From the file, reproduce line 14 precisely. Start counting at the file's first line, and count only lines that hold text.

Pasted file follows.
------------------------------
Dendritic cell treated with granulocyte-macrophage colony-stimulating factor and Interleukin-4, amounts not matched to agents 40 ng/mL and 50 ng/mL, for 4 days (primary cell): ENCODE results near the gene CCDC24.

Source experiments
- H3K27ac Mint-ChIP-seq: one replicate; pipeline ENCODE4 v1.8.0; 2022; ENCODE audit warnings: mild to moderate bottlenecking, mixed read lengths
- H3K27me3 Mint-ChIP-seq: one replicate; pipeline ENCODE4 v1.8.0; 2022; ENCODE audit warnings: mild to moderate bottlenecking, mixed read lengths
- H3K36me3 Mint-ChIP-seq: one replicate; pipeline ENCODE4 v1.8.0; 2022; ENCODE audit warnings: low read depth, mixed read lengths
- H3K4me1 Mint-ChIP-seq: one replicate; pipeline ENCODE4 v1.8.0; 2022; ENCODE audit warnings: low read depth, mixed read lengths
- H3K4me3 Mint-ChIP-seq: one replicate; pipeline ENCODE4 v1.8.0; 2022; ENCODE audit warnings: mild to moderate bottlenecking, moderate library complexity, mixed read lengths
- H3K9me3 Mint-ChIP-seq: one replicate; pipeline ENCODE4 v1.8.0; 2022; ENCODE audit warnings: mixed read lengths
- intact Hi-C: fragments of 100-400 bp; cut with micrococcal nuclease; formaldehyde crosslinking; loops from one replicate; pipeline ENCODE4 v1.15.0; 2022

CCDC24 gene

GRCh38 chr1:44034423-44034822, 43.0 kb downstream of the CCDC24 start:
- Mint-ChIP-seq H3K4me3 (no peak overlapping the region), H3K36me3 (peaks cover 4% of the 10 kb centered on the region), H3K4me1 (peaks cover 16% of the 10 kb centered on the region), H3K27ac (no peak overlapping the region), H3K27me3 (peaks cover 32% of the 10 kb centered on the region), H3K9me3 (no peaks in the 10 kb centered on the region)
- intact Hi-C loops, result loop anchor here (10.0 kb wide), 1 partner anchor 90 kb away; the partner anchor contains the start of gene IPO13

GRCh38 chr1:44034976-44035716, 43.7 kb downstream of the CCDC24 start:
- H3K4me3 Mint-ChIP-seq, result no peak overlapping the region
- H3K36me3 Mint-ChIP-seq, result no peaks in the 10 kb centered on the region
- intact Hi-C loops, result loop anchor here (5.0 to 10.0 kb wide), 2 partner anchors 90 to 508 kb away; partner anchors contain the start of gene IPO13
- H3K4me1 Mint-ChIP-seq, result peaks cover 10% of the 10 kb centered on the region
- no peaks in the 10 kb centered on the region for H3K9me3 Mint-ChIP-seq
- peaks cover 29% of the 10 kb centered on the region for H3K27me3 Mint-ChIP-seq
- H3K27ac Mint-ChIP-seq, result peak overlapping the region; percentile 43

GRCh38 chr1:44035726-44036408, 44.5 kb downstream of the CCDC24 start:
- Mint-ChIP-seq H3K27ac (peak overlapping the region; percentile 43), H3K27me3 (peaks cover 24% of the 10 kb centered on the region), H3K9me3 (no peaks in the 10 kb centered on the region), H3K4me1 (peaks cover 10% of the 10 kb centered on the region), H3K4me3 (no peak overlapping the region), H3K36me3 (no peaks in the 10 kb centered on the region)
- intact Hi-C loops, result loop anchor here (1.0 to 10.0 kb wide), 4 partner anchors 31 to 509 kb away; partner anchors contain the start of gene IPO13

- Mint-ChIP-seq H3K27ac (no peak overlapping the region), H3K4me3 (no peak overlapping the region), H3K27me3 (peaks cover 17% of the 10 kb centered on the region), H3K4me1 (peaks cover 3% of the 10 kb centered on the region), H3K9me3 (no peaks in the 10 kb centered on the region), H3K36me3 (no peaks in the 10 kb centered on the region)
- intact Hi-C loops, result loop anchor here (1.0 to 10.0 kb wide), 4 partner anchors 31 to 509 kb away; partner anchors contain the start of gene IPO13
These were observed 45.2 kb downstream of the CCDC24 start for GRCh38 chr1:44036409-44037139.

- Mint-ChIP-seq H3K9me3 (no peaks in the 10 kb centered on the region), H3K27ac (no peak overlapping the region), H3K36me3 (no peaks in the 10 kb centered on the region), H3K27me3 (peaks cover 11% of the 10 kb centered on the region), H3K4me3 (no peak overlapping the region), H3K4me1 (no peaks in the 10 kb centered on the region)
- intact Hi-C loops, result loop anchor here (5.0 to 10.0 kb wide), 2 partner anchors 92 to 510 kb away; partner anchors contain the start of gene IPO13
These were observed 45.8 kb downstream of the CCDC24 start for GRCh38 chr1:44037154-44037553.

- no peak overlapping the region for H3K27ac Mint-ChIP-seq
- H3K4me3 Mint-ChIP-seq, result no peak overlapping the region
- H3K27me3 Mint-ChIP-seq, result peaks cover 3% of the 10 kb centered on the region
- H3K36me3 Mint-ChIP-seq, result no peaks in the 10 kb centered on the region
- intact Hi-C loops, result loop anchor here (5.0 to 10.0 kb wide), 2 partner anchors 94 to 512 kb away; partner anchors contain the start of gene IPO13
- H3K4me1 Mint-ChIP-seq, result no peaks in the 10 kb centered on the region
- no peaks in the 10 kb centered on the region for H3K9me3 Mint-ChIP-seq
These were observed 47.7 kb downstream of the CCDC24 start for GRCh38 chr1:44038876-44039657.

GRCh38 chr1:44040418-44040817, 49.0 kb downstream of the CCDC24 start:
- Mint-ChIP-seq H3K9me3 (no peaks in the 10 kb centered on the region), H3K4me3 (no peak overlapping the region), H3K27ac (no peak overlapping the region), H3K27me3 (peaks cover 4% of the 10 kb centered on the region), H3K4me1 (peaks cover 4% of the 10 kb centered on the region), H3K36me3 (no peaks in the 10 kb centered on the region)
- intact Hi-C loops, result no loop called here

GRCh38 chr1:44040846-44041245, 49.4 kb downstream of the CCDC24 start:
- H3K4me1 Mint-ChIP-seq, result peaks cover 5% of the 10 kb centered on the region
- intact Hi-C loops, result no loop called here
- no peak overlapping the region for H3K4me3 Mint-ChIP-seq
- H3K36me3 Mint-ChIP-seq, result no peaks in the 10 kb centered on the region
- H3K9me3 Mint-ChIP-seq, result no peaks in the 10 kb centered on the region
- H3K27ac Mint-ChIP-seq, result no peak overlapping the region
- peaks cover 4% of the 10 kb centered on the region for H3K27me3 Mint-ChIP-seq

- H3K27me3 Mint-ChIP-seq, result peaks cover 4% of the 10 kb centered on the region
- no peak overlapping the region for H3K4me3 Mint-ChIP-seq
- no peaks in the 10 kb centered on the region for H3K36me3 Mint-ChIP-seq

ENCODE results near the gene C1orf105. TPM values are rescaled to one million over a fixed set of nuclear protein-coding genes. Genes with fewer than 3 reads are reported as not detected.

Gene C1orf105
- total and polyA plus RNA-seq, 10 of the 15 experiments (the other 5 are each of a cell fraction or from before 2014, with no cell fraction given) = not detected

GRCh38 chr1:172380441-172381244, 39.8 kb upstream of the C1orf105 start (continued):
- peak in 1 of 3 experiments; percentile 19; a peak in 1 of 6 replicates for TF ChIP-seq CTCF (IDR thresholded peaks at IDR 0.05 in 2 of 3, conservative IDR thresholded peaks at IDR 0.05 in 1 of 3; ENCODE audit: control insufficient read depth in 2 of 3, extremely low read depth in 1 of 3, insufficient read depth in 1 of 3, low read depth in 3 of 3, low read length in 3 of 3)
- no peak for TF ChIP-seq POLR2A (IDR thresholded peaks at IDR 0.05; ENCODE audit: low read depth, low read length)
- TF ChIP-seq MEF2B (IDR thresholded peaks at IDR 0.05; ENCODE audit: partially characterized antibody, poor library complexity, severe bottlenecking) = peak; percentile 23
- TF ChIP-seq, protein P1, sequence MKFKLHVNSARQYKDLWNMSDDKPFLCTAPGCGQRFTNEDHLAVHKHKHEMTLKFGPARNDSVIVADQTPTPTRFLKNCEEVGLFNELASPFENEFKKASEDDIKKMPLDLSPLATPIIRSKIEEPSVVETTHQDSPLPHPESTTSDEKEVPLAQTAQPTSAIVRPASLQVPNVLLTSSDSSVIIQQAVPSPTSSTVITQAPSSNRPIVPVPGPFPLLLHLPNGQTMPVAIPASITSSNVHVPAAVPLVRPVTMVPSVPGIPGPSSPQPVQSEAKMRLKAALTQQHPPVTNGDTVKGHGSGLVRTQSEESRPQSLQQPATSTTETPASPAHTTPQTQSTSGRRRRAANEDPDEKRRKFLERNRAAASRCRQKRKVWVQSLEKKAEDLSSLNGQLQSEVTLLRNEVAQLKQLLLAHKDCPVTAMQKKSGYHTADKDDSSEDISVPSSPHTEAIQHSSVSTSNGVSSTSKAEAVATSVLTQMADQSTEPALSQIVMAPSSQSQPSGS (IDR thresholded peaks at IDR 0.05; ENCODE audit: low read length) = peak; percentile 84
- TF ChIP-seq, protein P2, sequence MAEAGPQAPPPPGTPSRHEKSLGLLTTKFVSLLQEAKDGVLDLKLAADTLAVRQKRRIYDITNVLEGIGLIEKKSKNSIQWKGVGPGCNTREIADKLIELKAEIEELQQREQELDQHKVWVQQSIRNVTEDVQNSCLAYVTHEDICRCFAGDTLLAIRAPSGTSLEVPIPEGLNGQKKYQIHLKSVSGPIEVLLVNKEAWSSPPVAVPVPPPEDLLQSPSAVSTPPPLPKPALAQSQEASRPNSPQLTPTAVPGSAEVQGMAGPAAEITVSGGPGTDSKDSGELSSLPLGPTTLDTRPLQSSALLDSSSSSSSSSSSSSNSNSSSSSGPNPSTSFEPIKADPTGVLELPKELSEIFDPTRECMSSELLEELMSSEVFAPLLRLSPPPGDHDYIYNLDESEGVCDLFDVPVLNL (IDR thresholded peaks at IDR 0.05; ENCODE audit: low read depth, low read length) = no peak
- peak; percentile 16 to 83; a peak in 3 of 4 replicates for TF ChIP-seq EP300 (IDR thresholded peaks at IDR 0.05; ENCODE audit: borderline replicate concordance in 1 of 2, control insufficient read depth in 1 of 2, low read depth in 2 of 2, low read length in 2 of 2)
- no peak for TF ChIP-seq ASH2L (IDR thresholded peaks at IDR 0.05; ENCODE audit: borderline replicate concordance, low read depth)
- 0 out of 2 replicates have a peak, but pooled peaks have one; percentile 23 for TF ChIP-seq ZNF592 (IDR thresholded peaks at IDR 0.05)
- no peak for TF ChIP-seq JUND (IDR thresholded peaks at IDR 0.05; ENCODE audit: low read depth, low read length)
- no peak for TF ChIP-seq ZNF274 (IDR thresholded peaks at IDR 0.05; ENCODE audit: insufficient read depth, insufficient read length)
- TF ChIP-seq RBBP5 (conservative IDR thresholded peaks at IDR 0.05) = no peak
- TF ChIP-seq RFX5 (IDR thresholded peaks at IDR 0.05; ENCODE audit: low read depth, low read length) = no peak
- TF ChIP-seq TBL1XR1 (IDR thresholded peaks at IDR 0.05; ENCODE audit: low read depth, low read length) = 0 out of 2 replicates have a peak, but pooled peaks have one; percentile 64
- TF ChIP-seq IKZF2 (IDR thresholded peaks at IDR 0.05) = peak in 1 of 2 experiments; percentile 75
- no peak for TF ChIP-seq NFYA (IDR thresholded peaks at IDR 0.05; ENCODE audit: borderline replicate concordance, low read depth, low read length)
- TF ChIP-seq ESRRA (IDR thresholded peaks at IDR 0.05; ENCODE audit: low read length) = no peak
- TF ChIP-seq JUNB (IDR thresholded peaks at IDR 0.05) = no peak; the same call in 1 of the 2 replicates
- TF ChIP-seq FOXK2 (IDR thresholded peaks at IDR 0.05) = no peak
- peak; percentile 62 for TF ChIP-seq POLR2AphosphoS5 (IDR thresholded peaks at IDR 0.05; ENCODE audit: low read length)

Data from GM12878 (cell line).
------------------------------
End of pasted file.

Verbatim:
GRCh38 chr1:44034976-44035716, 43.7 kb downstream of the CCDC24 start: